From file-sharing to prison: A Megaupload programmer tells his story

The Megaupload saga has a new chapter, as the only person convicted by the US in relation to Mega’s file sharing system has broken his silence. Tänavsuu’s article is an in-depth interview with Andrew Nõmm, who did programming for the site and service. Nõmm takes strong issue with Kim Dotcom — he asserts regularly the Kim did nothing to assist Nõmm in his legal efforts — as well as with the Estonian government for their lack of support.

This is a relatively unique piece, insofar as it discusses the experiences of people within the Kim Dotcom empire, and from the perspective of someone who has directly suffered as a result of their association with the project and company. It’s worth the read, if only to understand how the US system deals with persons found guilty of significant copyright violation and some of the inner workings of the Mega projects.


MegaUpload’s Shutdown: Financial Implications for Artists

Mike Masnick points out something that a large portion of the media missed in initial discussions surrounding the MegaUpload seizures:

There’s a key point in all of this that we missed in our earlier analysis about paid accounts at Megaupload. In the indictment, the government seems to assume that paid accounts are clearly all about illegal infringing works. But that’s not always the case. In fact, plenty of big name artists – especially in the hip hop world – use the paid accounts to make themselves money. This is how they release tracks. You sign up for a paid account from services like Megaupload, which pay you if you get a ton of downloads. For big name artists, that’s easy: of course you get a ton of downloads. So it’s a great business model for artists: they get paid and their fans get music for free. Everyone wins. Oh… except for the old gatekeeper labels.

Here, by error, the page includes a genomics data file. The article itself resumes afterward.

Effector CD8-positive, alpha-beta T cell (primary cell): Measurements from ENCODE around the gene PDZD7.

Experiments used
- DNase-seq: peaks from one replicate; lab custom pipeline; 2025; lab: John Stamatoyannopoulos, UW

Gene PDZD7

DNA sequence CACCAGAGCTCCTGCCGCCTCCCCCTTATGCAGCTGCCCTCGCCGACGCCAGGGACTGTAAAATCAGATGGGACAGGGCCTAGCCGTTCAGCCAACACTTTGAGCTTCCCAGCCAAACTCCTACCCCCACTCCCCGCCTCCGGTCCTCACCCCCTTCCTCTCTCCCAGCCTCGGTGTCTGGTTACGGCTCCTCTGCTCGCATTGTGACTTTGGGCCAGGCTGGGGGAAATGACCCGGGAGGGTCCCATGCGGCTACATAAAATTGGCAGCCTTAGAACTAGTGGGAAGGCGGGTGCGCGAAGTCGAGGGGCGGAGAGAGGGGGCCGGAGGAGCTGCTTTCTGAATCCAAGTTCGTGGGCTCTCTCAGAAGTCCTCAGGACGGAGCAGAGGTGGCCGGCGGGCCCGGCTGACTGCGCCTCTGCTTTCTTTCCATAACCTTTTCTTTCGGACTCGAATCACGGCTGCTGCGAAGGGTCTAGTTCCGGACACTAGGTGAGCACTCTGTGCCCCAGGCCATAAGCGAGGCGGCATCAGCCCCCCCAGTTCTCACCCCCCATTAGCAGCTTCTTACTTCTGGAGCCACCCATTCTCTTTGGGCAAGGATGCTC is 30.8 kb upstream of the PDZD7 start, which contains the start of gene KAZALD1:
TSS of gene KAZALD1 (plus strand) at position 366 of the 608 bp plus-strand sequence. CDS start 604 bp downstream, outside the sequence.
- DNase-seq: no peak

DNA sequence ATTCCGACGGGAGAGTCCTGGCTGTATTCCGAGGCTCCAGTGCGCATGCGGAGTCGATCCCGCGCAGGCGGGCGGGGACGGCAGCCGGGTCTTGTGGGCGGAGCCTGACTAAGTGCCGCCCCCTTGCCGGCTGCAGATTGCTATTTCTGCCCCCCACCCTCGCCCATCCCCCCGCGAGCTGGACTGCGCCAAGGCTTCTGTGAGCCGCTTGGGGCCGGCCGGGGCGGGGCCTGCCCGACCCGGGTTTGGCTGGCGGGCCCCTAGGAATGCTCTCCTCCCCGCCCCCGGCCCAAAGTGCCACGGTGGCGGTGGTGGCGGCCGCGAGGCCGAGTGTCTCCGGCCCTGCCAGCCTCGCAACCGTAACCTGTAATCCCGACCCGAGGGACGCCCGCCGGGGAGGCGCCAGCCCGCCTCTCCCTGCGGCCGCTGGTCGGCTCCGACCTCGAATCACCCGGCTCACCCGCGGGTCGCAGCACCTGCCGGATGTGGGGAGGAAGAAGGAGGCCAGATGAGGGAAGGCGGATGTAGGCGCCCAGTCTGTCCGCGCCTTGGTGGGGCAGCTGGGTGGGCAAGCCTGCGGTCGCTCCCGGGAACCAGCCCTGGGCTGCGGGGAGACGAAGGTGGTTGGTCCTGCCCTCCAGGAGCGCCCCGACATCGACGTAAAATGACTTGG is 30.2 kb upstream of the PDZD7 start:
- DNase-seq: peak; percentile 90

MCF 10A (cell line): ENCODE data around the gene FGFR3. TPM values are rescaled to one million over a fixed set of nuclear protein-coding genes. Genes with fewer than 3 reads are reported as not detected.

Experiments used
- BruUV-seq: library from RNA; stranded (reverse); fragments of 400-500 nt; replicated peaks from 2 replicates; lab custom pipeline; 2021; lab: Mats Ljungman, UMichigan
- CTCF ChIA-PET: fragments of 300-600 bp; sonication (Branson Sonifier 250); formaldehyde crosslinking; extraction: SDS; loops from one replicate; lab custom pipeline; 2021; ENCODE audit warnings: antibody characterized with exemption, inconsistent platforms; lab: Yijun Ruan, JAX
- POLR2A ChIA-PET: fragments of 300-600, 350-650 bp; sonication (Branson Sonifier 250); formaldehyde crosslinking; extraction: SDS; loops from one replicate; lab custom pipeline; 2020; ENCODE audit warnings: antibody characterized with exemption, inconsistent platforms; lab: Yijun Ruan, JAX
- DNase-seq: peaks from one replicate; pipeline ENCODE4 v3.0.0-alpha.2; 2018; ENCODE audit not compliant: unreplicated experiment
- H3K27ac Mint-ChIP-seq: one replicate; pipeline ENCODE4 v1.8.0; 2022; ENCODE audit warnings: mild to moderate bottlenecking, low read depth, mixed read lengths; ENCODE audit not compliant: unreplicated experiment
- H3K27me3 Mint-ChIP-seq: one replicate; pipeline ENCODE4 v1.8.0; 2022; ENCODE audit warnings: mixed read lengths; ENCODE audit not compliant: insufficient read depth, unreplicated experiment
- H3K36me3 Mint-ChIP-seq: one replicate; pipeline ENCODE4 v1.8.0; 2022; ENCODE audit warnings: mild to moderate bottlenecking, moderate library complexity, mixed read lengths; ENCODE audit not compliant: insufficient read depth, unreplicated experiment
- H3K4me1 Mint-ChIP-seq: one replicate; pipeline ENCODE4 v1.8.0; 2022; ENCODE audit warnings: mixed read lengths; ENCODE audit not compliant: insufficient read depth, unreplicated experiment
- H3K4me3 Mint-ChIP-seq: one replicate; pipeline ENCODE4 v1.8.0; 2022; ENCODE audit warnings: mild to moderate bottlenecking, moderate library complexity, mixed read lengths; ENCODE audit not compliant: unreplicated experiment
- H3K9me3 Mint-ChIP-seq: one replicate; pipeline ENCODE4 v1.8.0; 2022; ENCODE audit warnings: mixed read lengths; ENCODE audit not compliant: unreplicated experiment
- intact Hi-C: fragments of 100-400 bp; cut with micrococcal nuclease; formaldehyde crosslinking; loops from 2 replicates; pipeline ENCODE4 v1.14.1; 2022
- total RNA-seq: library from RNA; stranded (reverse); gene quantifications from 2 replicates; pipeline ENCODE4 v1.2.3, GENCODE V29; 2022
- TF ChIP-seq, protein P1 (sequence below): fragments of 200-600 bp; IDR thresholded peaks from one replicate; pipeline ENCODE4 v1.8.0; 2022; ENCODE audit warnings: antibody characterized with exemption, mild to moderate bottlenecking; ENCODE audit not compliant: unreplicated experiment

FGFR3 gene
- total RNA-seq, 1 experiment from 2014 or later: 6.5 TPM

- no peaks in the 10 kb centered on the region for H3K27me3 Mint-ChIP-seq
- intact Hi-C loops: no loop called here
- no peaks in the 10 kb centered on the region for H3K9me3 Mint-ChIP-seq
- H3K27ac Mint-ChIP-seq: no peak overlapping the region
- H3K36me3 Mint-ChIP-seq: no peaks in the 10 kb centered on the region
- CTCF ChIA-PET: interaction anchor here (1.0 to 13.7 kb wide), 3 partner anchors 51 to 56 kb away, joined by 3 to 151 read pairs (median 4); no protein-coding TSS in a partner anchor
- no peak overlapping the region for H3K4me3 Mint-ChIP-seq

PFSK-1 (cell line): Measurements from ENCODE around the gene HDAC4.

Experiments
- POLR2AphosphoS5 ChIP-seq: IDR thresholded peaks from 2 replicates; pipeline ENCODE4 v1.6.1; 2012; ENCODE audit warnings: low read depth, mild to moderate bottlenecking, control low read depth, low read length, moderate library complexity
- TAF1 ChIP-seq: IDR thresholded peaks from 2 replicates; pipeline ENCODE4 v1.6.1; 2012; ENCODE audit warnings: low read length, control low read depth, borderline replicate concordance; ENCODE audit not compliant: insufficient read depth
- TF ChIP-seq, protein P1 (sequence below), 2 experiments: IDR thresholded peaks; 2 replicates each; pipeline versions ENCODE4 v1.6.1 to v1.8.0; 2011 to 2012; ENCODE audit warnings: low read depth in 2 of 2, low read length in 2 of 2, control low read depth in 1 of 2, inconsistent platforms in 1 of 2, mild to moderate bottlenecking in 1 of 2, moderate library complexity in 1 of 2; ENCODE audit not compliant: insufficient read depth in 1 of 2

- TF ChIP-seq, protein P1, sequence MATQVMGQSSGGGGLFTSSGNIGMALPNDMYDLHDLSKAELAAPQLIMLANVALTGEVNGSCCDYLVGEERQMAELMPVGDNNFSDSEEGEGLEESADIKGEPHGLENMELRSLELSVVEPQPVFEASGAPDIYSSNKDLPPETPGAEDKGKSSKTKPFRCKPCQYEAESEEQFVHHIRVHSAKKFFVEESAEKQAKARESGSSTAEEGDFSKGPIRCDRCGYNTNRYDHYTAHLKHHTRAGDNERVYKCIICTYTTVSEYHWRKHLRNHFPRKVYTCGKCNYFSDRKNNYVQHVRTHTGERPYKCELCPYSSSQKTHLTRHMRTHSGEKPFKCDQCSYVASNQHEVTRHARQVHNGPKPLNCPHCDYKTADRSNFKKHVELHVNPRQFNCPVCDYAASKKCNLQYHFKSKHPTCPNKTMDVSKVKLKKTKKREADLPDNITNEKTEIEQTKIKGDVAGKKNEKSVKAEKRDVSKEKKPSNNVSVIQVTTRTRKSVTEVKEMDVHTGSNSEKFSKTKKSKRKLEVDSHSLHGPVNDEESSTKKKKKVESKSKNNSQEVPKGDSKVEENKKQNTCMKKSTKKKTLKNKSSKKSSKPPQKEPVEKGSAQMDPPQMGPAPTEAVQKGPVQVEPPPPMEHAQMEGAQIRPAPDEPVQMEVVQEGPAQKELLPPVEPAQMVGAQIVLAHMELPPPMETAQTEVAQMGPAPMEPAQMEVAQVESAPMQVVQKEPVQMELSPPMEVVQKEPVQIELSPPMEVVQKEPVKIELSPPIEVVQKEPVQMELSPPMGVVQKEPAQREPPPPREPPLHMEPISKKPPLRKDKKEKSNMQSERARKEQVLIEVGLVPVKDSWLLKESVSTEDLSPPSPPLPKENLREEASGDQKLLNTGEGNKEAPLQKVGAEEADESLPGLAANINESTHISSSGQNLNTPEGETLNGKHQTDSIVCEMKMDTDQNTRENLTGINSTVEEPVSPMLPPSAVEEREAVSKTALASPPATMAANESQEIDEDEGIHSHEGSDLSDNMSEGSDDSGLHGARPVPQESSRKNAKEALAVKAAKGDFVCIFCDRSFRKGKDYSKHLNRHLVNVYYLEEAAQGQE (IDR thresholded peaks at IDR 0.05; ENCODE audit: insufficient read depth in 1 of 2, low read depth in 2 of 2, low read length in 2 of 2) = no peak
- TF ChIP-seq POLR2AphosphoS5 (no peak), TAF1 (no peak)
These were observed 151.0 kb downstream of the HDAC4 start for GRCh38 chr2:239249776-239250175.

There were certainly a large number of files that were potentially infringing – with the ability to ascertain whether something is or isn’t infringing being impossible to conduct automatically using digital systems because of legal ambiguities – but there were also many clearly non-infringing files. Those that were directly uploaded by artists for download were amongst this latter category.

While some artists who have already made it big might suffer a decrease in revenue/earnings, but still enjoy a life dedicated to creating new works, those who have yet to ‘break through’ will suffer disproportionately from losing an easy-to-use service that could generate some revenue. The smallest artists lose, the largest lose, and consumers lose. I’m not even certain that the labels themselves ‘win’, insofar as generating bad will likely hinders their ability to establish strong (positive) brand relationships with prospective consumers.


Skype, the FBI, and MegaUpload

In the aftermath of the MegaUpload seizures we’ll hopefully learn more about how the FBI gained access to Skype transcripts. As reported by CNet:

The FBI cites alleged conversations between DotCom and his top lieutenants, including e-mail and Skype instant-messaging logs. Some of the records go back nearly five years, to MegaUpload’s earliest days as a cyberlocker service–even though Skype says “IM history messages will be stored for a maximum of 30 days” and the criminal investigation didn’t begin until a few months ago.